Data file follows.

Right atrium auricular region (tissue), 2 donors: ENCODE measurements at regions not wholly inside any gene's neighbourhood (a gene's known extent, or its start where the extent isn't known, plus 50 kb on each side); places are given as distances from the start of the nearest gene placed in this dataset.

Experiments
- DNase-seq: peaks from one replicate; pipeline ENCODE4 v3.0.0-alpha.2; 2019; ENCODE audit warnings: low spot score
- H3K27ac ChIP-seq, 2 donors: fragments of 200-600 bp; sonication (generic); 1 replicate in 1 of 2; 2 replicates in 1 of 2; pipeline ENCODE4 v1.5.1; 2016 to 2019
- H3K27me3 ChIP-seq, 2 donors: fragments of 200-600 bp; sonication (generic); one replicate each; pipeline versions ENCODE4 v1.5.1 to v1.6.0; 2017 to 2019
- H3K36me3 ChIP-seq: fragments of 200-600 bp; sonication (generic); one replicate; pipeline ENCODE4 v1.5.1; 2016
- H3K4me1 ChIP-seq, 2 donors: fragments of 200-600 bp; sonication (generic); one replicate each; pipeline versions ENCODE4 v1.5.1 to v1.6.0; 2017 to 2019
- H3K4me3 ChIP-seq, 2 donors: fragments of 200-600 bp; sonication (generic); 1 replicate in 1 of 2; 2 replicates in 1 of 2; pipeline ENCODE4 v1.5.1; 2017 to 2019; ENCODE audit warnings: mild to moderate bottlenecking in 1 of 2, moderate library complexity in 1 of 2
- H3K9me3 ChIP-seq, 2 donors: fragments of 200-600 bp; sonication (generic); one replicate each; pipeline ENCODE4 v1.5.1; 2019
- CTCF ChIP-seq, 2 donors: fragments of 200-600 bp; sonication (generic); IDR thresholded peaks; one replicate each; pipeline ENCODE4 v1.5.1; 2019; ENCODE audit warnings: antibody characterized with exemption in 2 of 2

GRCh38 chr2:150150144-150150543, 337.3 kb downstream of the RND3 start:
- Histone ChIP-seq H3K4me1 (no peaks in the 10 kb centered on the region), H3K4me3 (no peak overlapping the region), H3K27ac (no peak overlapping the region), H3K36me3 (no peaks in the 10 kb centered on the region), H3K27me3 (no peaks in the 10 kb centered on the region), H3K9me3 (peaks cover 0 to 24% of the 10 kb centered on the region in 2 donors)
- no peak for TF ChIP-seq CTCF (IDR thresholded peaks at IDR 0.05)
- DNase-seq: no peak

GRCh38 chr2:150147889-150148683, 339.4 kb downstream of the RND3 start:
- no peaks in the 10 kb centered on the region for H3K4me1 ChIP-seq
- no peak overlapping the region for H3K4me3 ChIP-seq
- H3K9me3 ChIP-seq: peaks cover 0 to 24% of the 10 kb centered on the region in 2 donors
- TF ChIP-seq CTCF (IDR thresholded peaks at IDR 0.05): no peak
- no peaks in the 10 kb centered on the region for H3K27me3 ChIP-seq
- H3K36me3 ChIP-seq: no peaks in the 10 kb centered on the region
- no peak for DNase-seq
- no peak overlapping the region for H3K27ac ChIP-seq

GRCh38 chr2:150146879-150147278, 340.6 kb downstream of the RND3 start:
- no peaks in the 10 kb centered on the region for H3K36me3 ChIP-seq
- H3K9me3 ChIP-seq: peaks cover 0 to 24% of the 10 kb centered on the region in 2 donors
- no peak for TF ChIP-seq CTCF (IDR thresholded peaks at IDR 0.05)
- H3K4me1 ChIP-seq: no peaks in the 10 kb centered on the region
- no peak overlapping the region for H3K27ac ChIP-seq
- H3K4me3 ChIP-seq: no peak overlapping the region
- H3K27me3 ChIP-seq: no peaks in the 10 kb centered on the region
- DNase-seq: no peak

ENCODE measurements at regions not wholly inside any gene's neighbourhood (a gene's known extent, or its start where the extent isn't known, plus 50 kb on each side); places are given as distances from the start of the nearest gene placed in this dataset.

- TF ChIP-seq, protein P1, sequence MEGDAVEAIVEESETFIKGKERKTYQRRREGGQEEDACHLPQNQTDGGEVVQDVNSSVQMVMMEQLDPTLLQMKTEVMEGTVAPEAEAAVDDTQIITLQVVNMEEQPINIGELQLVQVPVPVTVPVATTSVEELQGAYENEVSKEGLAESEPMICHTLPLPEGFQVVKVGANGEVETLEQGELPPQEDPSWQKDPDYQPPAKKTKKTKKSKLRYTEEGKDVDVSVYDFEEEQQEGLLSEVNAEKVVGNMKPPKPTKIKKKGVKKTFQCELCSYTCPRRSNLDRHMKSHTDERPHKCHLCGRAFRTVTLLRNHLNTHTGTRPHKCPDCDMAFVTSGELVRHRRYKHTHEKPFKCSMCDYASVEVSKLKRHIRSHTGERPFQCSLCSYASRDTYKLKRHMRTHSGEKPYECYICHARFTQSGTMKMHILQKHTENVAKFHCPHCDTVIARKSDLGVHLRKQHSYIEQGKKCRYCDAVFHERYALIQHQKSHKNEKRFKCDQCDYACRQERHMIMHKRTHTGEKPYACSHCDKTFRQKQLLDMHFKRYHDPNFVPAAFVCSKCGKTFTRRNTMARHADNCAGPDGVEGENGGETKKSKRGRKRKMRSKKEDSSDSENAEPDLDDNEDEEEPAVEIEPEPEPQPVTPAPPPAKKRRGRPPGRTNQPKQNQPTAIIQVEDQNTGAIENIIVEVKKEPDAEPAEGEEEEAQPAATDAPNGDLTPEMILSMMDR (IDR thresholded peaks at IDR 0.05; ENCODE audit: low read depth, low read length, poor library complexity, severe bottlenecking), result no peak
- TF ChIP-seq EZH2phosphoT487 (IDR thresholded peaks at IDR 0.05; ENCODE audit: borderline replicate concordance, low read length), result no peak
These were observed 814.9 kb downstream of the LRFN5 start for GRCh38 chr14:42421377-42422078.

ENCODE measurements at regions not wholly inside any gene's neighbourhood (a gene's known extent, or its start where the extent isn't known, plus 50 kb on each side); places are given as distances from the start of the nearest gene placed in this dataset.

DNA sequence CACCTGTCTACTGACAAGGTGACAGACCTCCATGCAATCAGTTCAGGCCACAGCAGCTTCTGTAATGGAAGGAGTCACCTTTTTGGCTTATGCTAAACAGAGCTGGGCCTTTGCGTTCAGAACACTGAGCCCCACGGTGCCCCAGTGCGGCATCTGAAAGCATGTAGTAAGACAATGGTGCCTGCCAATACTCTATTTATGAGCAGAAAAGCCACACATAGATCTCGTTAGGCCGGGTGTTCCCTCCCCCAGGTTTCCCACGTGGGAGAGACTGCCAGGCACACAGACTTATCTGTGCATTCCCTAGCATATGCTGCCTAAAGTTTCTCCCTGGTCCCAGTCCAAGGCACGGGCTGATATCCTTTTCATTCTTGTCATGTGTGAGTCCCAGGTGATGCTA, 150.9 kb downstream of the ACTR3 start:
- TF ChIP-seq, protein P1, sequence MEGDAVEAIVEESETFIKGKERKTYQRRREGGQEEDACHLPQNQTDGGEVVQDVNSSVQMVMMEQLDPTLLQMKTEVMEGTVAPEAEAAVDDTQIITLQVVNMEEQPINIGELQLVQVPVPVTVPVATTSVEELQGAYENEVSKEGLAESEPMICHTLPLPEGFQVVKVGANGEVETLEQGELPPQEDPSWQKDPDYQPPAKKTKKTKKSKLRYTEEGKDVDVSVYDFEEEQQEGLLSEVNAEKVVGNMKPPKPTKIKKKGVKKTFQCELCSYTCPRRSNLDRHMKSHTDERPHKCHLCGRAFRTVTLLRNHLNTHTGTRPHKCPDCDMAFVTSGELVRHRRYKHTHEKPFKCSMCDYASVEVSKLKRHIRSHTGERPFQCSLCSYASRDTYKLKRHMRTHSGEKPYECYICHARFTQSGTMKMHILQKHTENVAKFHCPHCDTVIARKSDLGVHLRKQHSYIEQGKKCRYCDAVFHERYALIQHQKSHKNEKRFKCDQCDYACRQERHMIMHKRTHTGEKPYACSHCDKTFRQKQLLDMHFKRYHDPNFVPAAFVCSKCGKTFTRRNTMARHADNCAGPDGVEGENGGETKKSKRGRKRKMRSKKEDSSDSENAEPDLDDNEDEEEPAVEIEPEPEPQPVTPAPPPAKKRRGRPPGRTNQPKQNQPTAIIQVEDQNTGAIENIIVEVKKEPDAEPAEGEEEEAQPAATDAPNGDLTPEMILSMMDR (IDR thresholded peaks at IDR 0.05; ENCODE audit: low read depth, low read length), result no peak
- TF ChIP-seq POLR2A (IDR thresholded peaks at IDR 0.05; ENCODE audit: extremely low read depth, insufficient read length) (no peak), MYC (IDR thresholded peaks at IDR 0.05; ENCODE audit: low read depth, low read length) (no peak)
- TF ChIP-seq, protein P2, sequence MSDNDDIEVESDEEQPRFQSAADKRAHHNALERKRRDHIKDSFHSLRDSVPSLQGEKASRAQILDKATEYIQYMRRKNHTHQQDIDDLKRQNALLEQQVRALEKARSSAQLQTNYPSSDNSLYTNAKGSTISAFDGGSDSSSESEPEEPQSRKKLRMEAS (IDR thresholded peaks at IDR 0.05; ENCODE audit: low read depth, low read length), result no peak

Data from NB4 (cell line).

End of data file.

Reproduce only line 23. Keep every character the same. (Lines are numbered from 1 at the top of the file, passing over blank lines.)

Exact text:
- no peak overlapping the region for H3K27ac ChIP-seq